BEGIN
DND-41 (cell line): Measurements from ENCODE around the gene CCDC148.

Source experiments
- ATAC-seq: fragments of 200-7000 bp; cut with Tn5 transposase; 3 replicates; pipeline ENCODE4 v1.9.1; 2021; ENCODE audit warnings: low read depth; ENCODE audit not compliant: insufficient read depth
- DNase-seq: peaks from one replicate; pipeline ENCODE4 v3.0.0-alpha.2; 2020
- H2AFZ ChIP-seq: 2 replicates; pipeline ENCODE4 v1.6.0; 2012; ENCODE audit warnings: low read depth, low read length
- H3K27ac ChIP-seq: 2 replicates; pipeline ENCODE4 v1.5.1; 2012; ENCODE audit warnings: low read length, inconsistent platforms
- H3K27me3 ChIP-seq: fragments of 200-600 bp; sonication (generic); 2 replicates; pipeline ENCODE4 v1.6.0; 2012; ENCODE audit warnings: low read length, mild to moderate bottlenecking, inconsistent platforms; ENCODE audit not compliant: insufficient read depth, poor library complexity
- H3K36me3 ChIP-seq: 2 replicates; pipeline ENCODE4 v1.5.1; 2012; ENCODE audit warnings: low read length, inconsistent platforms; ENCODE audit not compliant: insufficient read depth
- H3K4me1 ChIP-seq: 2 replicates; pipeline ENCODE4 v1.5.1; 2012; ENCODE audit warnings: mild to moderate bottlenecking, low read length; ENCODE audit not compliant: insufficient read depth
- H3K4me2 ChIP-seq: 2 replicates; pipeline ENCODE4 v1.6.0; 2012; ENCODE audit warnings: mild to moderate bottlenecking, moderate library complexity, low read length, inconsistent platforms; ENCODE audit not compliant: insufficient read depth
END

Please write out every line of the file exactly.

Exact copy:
DND-41 (cell line): Measurements from ENCODE around the gene CCDC148.

Source experiments
- ATAC-seq: fragments of 200-7000 bp; cut with Tn5 transposase; 3 replicates; pipeline ENCODE4 v1.9.1; 2021; ENCODE audit warnings: low read depth; ENCODE audit not compliant: insufficient read depth
- DNase-seq: peaks from one replicate; pipeline ENCODE4 v3.0.0-alpha.2; 2020
- H2AFZ ChIP-seq: 2 replicates; pipeline ENCODE4 v1.6.0; 2012; ENCODE audit warnings: low read depth, low read length
- H3K27ac ChIP-seq: 2 replicates; pipeline ENCODE4 v1.5.1; 2012; ENCODE audit warnings: low read length, inconsistent platforms
- H3K27me3 ChIP-seq: fragments of 200-600 bp; sonication (generic); 2 replicates; pipeline ENCODE4 v1.6.0; 2012; ENCODE audit warnings: low read length, mild to moderate bottlenecking, inconsistent platforms; ENCODE audit not compliant: insufficient read depth, poor library complexity
- H3K36me3 ChIP-seq: 2 replicates; pipeline ENCODE4 v1.5.1; 2012; ENCODE audit warnings: low read length, inconsistent platforms; ENCODE audit not compliant: insufficient read depth
- H3K4me1 ChIP-seq: 2 replicates; pipeline ENCODE4 v1.5.1; 2012; ENCODE audit warnings: mild to moderate bottlenecking, low read length; ENCODE audit not compliant: insufficient read depth
- H3K4me2 ChIP-seq: 2 replicates; pipeline ENCODE4 v1.6.0; 2012; ENCODE audit warnings: mild to moderate bottlenecking, moderate library complexity, low read length, inconsistent platforms; ENCODE audit not compliant: insufficient read depth